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"We screen our passengers and accept advanced divers with shark-diving experience only," Cheng warns. "I hate to have to say this, but please do not book if you are squeamish about using bait to attract sharks. We will absolutely be baiting sharks and do not want to fight with you about the issue."
The trip is one of four coveted underwater photography workshops offered in 2008 by Alex Mustard, a British marine biologist turned award-winning underwater photographer. The website www.amustard.com proclaims that such workshops are run only in collaboration with "first-class partners." The trip with Abernethy, Mustard advises, is sold out. He adds under the heading "News" that, even though a diver was recently bitten on a Shear Water charter, the July workshop is expected to ship out as planned.
In the wake of Groh's death, hundreds of divers have flooded the Internet with messages of support for Captain Abernethy. Some people venture that, although they didn't know Markus Groh, they recognize him as a kindred spirit who adored sharks and died doing something he loved. Surely, they argue, Groh would want the dives to continue.
They beg his family members not to allow their grief to morph into hatred for sharks. The divers attest to having been subject to stringent security measures while diving with Abernethy. They thank him profusely for having introduced them to the world of sharks. And they worry that they might never be able to dive on the Shear Water with the captain again.
"As an avid shark enthusiast, I had craved having intimate shark encounters like that since I was a young girl," writes a woman who calls herself "sharkdiverheidi." "We do not dive with sharks for a simple adrenaline rush or to thrill-seek, but to realize a connection with nature that few people take the time to experience on land. It is our passion and it cannot be caged."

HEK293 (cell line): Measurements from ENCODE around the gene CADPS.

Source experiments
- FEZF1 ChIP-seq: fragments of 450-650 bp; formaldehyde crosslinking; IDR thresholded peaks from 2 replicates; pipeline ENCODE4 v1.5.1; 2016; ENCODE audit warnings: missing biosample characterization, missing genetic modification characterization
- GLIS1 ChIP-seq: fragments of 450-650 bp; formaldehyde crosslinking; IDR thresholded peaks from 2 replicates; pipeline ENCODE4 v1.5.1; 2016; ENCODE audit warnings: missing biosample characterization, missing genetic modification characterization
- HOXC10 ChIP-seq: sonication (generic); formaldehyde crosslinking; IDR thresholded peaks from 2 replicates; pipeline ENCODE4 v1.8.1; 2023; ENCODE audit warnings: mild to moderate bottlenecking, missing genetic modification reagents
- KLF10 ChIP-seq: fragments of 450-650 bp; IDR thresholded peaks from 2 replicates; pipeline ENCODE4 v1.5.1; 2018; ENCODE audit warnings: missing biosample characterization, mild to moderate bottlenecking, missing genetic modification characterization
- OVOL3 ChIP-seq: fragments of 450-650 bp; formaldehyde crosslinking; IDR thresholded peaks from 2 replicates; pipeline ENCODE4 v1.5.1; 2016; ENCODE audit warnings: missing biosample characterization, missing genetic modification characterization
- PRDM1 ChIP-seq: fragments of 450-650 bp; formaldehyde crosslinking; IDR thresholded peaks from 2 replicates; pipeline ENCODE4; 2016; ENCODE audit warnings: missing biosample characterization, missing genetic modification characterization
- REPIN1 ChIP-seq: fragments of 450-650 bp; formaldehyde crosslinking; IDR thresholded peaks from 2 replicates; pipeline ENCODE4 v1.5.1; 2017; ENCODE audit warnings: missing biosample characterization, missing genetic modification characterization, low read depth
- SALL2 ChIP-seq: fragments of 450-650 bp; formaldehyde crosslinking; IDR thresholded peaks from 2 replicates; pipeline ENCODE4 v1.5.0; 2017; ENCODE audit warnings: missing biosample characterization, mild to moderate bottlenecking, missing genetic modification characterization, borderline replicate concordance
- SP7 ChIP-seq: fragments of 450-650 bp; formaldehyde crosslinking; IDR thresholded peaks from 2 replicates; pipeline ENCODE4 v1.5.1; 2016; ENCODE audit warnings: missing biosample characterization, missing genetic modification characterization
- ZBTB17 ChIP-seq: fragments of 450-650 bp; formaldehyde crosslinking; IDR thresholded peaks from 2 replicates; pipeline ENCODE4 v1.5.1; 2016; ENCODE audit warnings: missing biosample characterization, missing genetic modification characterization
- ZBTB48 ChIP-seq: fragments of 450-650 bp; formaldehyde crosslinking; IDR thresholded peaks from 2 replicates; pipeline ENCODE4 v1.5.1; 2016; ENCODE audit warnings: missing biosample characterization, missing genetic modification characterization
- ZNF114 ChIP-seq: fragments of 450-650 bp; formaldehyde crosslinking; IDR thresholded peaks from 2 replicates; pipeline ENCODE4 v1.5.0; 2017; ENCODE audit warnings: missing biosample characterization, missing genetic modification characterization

Adds another diver: "Some won't be satisfied until everyone is bound up on their couch staring at CNN like zombies."
A New York-based nonprofit called Shark Savers, founded in 2007 by a group of divers interested in improving the public image of sharks, began a petition in support of continued shark diving in the Bahamas. Among the signers is Kent Bonde, a 50-year-old diver from Miami Shores who survived a bite from a bull shark while he was spearfishing off Grand Bahama in 2001.
"It was like getting hit by a Mack truck," Bonde remembers. The wound, on his left calf, looked like "a perfect ice-cream scoop all the way down to the bone." As blood filled the water around him, Bonde says, he remembers thinking, Please don't bite me again. He managed to get to Freeport, and then to Jackson Memorial by air ambulance.
As Bonde lay recovering in the hospital, undergoing six weeks of painful treatments to regenerate tissue on his leg, he decided to get back in the water as soon as possible. Otherwise, he worried he'd acquire an acute fear of sharks. He has since gone on numerous dives with sharks and now considers himself an avid shark conservationist. He gives talks at grade schools, comparing a sea without sharks to a major metropolitan area without garbage pickups — it's a mess.
"They're just like big dogs," Bonde insists. "They swim up to you and say, 'Oops, that's not part of the menu.'"
Markus Groh, however, was not particularly fond of sharks, according to his sister Veronika Groh, a cancer researcher in Seattle. She is troubled by the efforts of self-labeled shark divers to turn her brother into a poster boy for their underwater hobby.
"He's not a good example of someone who is fascinated about sharks," Veronika says. "None of us really understand why he got himself into this. It was more like a boys trip, and I think someone convinced him that this was something exciting and interesting to do."
She said her brother had received assurances from his friends that the excursion would be safe. But their comfort level quickly deteriorated. "All of them, once they were on that boat, felt extremely uncomfortable from the first day on. They just did not feel safe, and unfortunately did not have the guts to say, well, let's get out of this."
Veronika sees no higher motivation in her brother's choice of a vacation. His death was "a freak accident," she says.
"It could have happened skiing or mountain climbing or I don't know what. People can fantasize about it. All I can say is he didn't want to be where he was, even when he was above the water, and I'm sure he suddenly didn't want to be there when he was down there."Click here to view the slide show of Markus Groh's shark attack on his final dive.